During the Stanley Cup Playoffs, NHL.com will be presenting selected blogs from SB Nation as part of our deep coverage of the 16 teams vying for sports' most coveted trophy. Here is a sample of one blog, In the Rink, from Toronto-based writer James Mirtle.
Everyone's agog over the NHL's Central Division these days, mainly because all five teams in the division are in the top eight of the Western Conference and playoff-bound going into Wednesday's games. Such a division sweep hasn't happened in 28 years, which is pretty exciting for your average hockey pundit.
A couple points to look at here before I get to the numbers: Yes, the Central is, in fact, the best division in hockey, and no it's not just the Red Wings' dominance skewing things. And two, there's little chance all five teams make it in. What we're really seeing is a quirk in the schedule.
I'll try and address both points here all in one go.
The NHL's revamped its schedule a bit this season, dropping the number of in-division games to six per team from the eight per team we've seen the past three seasons. That's made a five-teams-from-one-division-in-the-playoffs scenario more plausible because there are more points available outside of a strong division for teams to pile up.
By the numbers, what all that means is, this season, each division has 410 games as usual (5 x 82), but only 120 are in-division (29 percent) and the other 290 are played against other divisions in their conference or the other conference entirely. The previous three seasons, inter-division games made up 160 games (39%), which isn't an insignificant difference.
Here are the division point totals for games played outside of the division: Central, 339; Northeast, 308; Atlantic, 305; Pacific, 298; Southeast, 293 and Northwest, 291.
So, Point No. 1, the Central is pretty darn good at beating up on other divisions. Columbus, for example, is 13-3-2 against the Eastern Conference, and the Central is a combined 20-9-3 against the Southeast.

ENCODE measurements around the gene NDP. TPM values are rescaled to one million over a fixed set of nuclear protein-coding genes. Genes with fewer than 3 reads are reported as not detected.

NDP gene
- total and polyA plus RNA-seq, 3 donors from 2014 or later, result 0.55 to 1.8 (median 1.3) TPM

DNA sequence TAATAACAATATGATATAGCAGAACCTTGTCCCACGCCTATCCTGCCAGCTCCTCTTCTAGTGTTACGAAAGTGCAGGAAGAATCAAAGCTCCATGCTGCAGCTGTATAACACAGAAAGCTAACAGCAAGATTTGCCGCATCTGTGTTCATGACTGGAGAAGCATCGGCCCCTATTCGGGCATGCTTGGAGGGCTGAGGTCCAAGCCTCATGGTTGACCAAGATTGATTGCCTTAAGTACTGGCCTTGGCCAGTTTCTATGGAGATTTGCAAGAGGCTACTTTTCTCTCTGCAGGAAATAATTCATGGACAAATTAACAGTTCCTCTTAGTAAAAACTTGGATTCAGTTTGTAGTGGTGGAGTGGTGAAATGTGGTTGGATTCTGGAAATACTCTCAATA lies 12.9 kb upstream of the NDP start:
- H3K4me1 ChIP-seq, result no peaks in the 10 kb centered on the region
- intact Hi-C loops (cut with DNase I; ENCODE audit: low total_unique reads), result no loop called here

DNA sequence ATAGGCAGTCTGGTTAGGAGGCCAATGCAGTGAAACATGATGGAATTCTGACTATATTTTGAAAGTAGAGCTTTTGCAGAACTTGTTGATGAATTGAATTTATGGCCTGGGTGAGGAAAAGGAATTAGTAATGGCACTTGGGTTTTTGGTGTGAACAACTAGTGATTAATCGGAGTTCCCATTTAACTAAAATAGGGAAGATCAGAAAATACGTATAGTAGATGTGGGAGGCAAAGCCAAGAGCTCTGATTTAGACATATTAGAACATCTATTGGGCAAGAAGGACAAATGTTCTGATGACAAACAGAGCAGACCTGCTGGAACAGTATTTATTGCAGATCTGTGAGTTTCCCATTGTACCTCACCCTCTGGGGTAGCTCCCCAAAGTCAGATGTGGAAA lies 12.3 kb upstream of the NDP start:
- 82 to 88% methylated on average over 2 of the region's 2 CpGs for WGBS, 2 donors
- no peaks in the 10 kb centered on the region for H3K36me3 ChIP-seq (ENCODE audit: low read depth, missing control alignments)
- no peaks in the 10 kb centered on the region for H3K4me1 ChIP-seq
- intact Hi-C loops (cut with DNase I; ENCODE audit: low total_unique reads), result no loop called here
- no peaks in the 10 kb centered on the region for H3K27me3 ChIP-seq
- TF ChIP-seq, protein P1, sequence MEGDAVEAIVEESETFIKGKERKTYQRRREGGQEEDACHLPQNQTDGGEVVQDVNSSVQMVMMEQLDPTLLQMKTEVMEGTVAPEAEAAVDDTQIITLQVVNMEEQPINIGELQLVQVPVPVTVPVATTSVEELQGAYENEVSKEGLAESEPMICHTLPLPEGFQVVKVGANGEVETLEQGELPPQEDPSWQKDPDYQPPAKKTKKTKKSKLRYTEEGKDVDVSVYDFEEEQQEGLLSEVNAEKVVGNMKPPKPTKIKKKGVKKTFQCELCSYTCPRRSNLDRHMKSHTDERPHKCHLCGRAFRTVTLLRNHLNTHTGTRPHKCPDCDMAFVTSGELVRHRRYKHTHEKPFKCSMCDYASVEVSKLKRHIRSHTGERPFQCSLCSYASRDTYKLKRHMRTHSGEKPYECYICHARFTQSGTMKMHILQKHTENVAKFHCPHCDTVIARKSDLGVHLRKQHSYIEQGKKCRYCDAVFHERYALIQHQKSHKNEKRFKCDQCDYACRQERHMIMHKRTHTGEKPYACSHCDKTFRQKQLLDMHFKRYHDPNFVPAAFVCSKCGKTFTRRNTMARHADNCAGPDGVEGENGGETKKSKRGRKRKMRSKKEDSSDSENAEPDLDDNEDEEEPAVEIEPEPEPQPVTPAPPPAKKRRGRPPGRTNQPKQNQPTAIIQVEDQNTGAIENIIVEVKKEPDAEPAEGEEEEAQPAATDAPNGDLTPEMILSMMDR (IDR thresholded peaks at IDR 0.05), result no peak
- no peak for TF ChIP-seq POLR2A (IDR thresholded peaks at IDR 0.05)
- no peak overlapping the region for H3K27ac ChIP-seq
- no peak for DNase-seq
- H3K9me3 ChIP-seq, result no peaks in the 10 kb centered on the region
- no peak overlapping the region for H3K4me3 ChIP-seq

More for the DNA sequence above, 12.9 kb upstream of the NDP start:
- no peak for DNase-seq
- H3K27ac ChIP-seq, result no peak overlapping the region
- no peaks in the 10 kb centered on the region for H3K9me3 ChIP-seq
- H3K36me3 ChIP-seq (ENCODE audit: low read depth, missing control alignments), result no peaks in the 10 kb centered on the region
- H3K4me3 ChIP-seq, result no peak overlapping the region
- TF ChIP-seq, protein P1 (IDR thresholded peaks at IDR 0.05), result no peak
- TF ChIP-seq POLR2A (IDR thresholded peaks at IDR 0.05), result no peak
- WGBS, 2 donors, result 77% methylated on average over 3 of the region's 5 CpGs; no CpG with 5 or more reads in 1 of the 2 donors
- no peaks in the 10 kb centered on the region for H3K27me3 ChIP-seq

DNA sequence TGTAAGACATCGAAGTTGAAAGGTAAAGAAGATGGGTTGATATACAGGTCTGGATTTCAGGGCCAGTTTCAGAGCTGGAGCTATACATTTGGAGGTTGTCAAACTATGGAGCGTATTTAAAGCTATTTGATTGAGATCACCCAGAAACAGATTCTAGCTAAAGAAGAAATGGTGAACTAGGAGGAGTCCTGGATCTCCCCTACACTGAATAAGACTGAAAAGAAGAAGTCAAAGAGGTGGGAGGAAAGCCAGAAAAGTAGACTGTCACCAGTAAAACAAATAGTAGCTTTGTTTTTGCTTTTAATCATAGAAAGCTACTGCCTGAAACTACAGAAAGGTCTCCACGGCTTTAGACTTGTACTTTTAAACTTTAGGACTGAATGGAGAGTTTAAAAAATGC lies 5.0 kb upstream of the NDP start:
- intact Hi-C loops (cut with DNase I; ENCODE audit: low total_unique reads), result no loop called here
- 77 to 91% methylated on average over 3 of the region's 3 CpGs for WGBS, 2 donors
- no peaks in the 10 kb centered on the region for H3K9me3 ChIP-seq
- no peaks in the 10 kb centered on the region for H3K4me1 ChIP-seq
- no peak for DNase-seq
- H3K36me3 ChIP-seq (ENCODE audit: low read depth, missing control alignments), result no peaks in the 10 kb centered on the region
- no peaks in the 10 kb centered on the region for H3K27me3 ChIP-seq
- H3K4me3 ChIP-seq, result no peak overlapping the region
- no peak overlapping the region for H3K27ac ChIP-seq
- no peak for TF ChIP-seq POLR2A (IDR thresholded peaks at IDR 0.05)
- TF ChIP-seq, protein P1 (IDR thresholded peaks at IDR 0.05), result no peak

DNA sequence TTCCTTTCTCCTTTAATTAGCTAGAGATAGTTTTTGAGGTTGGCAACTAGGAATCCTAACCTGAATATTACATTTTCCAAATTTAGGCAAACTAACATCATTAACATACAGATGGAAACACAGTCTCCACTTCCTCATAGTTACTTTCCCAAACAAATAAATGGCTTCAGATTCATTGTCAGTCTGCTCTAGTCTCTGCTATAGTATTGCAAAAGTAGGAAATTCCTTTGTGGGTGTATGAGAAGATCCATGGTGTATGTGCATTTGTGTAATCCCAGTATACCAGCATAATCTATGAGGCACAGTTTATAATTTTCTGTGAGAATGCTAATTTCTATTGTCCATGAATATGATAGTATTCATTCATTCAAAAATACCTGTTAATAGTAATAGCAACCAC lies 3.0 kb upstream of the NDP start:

It's not just Detroit, either. The Red Wings have gone 14-5-1 against teams within their own division (a 119-point pace full season) and 35-13-8 against other teams (a 114-point pace). Chicago and Columbus, however, have picked up far more points outside of the Central than against opponents in their division.
The other thing to note is that the Central has so far played the most out-of-division games in the league this season, and therefore has the most inter-divisional games coming up. In fact, 20 per cent of the division's inter-divisional games are sandwiched into these final 13 days of the season.
Here are the games remaining for Central Division teams against Central opponents: Chicago, 7; Columbus, 5; Nashville, 5; Detroit, 4 and St. Louis, 3.
What I expect to see over the next two weeks is that, because the Central teams are playing each other so often (75 per cent of their remaining games), there should be some points left on the table. Columbus, Nashville and St. Louis can't all possibly run the table given they'll be facing one another (plus Detroit and Chicago), and it's likely going to take quite a run to get in.
That's good news for Anaheim, Edmonton and Minnesota.
James Mirtle writes the From The Rink blog for SB Nation.